Wednesday, March 23, 2022

The year of the dumbphone?

Photo by Isaac Smith on Unsplash

Remember when a mobile phone was only used for voice calls and text messaging? No apps, no social media, no alerts, no mobile payments, no cameras, no music and no games unless you count primitive ones like Snake (remember that?). A few weeks ago I wrote about a renewed interest in low-tech solutions like hand-crank radios (Digital vulnerability) and now I've just read a news post from BBC about a surge in sales of basic unsmart mobile phones, Not smart but clever? The return of 'dumbphones'. It seems that an increasing number of people, many of whom are in the 25-35 year old bracket, are buying basic mobiles. The article claims that sales of so-called dumbphones reached one billion worldwide last year so it's certainly not just a niche market. 

The reasons for dumbing down vary but in general people want less clutter and distraction in their lives. They realise that they are addicted to their mobiles, checking them every few minutes in case they miss something. Mobiles steal enormous amounts of our daily lives. Our mobiles are also the ultimate surveillance device, sending data about our location, purchases, conversations, searches, contacts, health and more and selling that data to just about anyone willing to pay for it. So many are opting for a less connected life and the freedom it offers. According to Professor Sandra Wachter, a senior research fellow in artificial intelligence at Oxford University:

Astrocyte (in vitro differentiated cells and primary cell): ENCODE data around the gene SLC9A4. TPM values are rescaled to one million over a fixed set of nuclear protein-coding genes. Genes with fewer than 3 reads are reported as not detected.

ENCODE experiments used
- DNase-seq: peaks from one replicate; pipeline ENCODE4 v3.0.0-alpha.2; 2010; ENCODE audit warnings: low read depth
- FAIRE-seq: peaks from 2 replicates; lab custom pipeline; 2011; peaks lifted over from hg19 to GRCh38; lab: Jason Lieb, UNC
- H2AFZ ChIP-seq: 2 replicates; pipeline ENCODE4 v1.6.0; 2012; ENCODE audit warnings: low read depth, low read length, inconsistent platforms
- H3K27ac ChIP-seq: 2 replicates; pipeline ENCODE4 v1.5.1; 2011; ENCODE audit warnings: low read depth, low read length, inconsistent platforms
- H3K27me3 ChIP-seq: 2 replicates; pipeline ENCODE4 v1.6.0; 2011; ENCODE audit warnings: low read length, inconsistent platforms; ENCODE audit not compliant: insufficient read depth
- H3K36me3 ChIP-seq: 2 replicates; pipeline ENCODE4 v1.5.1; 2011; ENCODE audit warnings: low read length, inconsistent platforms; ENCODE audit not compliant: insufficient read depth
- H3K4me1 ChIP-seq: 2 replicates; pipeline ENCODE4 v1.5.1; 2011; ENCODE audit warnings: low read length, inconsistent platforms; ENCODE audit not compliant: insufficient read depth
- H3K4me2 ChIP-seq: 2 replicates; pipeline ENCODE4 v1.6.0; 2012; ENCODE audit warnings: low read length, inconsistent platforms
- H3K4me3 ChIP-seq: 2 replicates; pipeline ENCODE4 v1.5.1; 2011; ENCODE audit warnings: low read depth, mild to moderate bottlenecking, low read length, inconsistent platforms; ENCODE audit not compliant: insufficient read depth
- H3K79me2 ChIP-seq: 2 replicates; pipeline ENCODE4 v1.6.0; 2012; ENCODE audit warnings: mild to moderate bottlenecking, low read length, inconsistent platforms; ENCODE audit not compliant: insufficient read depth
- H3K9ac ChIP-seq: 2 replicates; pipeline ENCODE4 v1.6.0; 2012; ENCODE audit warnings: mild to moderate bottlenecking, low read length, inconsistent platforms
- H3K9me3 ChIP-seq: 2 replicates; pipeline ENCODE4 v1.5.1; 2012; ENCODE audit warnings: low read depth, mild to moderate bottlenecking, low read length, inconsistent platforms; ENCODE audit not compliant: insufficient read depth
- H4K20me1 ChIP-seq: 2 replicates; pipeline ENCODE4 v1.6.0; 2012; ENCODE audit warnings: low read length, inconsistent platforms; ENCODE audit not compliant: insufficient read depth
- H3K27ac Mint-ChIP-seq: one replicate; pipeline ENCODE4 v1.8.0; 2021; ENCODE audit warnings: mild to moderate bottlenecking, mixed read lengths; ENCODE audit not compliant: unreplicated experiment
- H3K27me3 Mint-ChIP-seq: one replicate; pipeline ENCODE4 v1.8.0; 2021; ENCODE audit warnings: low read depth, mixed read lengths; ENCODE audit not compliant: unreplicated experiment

It makes sense that some of us are now looking for simpler technologies and think that dumbphones might offer a return to simpler times. It might leave more time to fully concentrate on a single task and engage with it more purposefully. It might even calm people down. Studies have shown that too much choice can create unhappiness and agitation.

I can certainly relate to the fears of smartphone surveillance and the addiction to checking social media all day. The problem is that we have already entered the age of the obligatory smartphone. Here in Sweden it is becoming almost impossible to function in society without one. Most public transport requires a mobile app to buy tickets and check timetables. Travelling without the app is just about possible but you still need a bank card (no cash allowed) and you pay extra for being old fashioned. Most smaller transactions are done by a mobile app (even at a local market). The national bank identity system for verifying all types of payment runs on a mobile app. Offline banking is actively discouraged. Your covid vaccination pass is of course stored in your mobile and so the list goes on. Basically without a smartphone you are seriously limited in what you can do. It's nice to see that many people want to reduce their smartphone addiction but I suspect that they have become too embedded in today's society. The smartphone is no longer an option, it's compulsory. That in itself is a cause for concern.

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